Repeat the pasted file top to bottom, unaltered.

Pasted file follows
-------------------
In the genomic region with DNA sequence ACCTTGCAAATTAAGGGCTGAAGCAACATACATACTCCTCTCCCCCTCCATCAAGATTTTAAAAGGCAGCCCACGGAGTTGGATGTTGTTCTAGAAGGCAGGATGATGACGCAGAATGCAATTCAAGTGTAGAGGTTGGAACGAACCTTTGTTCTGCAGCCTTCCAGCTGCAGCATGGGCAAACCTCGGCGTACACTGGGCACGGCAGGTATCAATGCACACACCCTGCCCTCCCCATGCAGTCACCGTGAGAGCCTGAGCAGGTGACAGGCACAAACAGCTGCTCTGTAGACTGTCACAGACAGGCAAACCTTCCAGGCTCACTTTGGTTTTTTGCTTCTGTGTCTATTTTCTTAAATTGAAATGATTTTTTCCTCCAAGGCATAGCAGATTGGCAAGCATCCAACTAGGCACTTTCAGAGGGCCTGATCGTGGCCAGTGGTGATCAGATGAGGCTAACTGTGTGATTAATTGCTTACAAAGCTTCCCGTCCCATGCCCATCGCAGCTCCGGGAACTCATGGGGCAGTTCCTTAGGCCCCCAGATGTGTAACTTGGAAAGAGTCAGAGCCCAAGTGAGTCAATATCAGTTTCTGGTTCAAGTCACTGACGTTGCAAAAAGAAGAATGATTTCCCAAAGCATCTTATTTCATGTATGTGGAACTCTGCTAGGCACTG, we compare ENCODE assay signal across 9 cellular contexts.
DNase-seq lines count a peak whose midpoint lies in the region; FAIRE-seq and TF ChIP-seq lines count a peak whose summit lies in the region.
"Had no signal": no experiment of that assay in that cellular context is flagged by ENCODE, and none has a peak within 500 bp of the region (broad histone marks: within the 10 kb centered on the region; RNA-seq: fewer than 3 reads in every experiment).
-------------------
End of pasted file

In the genomic region with DNA sequence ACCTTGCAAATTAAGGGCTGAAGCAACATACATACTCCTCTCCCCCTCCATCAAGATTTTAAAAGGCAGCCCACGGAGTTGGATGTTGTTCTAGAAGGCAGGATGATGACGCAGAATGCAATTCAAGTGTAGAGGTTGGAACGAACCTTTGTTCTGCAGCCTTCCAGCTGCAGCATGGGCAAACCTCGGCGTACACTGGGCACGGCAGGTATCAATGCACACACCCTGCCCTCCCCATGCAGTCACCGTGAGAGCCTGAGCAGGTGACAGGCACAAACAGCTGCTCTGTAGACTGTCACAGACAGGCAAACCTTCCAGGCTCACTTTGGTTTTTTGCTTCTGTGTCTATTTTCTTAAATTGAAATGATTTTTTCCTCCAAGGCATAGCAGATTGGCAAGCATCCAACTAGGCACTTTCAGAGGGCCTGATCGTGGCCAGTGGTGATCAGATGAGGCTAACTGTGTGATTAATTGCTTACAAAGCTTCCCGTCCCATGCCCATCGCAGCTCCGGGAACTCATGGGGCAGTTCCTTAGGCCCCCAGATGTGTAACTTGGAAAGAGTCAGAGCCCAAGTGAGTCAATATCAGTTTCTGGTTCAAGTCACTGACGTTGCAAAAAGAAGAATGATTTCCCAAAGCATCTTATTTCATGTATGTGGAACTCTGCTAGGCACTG, we compare ENCODE assay signal across 9 cellular contexts.
DNase-seq lines count a peak whose midpoint lies in the region; FAIRE-seq and TF ChIP-seq lines count a peak whose summit lies in the region.
"Had no signal": no experiment of that assay in that cellular context is flagged by ENCODE, and none has a peak within 500 bp of the region (broad histone marks: within the 10 kb centered on the region; RNA-seq: fewer than 3 reads in every experiment).